By now, you’ve heard the tired old advice that the internet is a safe place to get away with things you shouldn, such as stealing, fraud and terrorism.
But it’s not always so clear-cut.
In the United States, we’ve also been seeing some pretty crazy stuff.
In 2016, there was the attempted carjackings of four people on a bus in California.
And in the UK, there’s a new, disturbing video, which features an alleged rape of a young woman on a subway train.
And while we’re on the subject of being online, it’s worth noting that in 2017, a teenage girl in the US was attacked and killed by a stranger after he found her naked in the middle of a crowded train.
In addition, there were several reports of internet trolls using racist language and calling the victims “pigs,” “c**ts,” “n*****s” and “f***ers.”
In the US, the internet has also been a breeding ground for cyberbullying.
A recent study found that between the years 2012 and 2016, cyberbullies targeted women in their early 20s.
It’s unclear what motivated these attacks, but the most common motives were to harass or to cause pain.
In fact, one survey of online trolls found that they were “most likely” to use racial slurs, while one survey found that online trolls also had “likes” for white women.
According to the International Center for the Study of Hate and Extremism (ICSI), online hate speech accounts for about 3 percent of all violent online crimes.
While some of these crimes are linked to online harassment and trolling, it is also possible that the more insidious forms of hate are also taking place.
For example, one study found a link between hate speech and terrorism, but a study of Twitter trolls, who are known to harass, attack and bomb others online, also found a relationship between online hate and terrorism in some cases.
One of the most disturbing aspects of these incidents is the fact that people who are vulnerable to online abuse often end up on the receiving end of it.
In 2017, the New York Times reported that an estimated 1,600 men and boys were targeted for online harassment by men online, while more than 3,000 women and girls were targeted by online trolls, and more than 1,000 of them were victims of online trolling.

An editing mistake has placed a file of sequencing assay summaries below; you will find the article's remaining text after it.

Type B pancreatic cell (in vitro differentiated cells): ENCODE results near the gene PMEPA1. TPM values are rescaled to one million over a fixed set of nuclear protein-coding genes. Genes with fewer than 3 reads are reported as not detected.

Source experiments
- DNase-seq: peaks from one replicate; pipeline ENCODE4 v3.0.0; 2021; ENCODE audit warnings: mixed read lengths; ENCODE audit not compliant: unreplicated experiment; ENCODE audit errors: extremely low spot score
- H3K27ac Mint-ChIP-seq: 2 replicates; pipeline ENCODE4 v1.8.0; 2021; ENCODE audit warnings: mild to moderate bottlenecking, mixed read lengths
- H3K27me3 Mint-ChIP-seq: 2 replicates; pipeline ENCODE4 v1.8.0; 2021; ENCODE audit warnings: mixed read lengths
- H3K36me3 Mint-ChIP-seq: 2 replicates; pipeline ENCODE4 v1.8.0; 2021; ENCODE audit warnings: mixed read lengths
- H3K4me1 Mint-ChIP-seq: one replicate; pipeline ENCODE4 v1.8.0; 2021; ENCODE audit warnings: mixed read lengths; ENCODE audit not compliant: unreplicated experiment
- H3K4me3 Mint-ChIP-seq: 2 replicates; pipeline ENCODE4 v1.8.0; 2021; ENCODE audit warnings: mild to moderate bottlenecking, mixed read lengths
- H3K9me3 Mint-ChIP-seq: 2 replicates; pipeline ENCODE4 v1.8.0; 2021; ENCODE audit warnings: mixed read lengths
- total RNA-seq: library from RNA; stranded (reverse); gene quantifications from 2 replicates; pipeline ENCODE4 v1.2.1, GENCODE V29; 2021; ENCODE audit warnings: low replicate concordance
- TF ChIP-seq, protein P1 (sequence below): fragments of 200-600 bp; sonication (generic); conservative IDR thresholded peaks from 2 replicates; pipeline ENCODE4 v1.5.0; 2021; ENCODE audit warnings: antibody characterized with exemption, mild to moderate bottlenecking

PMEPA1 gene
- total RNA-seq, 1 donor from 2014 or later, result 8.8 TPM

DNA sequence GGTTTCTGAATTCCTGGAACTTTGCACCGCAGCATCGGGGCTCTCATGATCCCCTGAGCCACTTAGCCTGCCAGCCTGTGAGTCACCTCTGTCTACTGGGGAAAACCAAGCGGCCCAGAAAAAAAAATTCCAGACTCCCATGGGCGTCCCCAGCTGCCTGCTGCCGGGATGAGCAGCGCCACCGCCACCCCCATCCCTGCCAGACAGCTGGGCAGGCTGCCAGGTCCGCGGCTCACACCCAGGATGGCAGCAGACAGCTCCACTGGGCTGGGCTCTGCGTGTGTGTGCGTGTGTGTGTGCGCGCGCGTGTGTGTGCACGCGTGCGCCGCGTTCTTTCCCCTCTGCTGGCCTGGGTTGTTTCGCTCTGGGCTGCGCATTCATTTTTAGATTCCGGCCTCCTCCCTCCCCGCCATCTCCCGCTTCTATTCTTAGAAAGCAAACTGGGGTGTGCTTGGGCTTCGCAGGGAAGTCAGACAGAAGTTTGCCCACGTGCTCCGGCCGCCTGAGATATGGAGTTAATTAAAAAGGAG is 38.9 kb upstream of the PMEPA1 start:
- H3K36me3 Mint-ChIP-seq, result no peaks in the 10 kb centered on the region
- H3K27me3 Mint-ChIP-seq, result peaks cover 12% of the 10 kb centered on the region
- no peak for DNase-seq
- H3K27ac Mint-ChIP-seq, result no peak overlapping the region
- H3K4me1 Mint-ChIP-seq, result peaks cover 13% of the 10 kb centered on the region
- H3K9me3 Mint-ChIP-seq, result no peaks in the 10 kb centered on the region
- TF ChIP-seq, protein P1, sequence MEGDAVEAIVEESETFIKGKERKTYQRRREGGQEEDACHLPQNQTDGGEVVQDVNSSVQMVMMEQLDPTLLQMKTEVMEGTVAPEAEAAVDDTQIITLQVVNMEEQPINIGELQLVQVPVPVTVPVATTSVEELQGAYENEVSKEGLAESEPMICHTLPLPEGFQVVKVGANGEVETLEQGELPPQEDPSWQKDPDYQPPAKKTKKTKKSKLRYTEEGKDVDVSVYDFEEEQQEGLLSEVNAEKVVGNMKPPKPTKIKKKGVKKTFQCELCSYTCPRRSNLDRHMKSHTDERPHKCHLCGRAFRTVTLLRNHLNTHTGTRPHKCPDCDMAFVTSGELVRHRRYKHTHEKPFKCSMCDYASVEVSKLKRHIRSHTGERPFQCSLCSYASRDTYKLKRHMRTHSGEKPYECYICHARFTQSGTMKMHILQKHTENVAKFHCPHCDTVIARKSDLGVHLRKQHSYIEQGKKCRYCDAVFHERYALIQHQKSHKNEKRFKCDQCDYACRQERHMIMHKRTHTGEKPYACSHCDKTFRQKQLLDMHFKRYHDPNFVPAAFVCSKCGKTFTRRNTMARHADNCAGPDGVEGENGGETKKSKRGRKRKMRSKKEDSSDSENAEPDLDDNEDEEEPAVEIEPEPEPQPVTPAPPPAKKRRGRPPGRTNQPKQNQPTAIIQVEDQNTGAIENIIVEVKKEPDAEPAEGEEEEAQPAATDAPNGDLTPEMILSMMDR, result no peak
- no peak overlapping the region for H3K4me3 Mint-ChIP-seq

In 2017, there has been a spike in online harassment, with men reporting a 7.8 percent increase in harassment reports from 2017 to 2018, and women reporting a 4.2 percent increase.
The US is no stranger to online bullying.
In fact, online bullying has been shown to be a factor in nearly one in three of all school shootings.
In one study, it was found that the online threat to a school shooter was the same whether they were male or female.
But the issue of online bullying isn’t limited to just bullying.
While many people feel safe in their own homes, many of us also want to have our voice heard.
This can be particularly challenging for people who may not be able to speak up on social media or in person, or whose speech might not be heard.
And when the voices of women are silenced online, their voices are silenced as well.
As one of the researchers of the study said, “We think the fact of a woman being silenced is one of our most significant and insidious aspects of the internet.
It affects how we feel about ourselves, and how we see the world.”
In 2017 alone, more than 50,000 people were silenced online.
In terms of how these experiences are impacting women in the workplace, there is a real danger that they will be silenced in the same way that men are.
This is especially true if they are white, female, queer, disabled, or are a woman of color.
Women who are silenced by the internet and in the office face multiple barriers to workplace safety.
For one, women of color face heightened harassment in the digital world.
In addition, many white women are not empowered to speak their minds and are therefore less able to engage in the online environment, a fact that is also known as “silencing the Internet.”
In addition to online misogyny, many women of colour face harassment online that goes beyond the normal online harassment that occurs in the offline world.
It includes trolling, cyberstalking, stalking, harassing phone calls, text messages, emails and emails that are private and unwanted.
And of course, there are online forms of violence against women that go beyond just physical attacks.
There are also social media platforms that are also a potential target for abuse.
A 2015 study by the National Women’s Law Center found that nearly 60 percent of women who used social media in the past year had been victims of stalking or harassment.
And, of course,, where online harassment is rampant.
In 2018, the Center for American Progress found that in the last year, nearly one million people were targeted online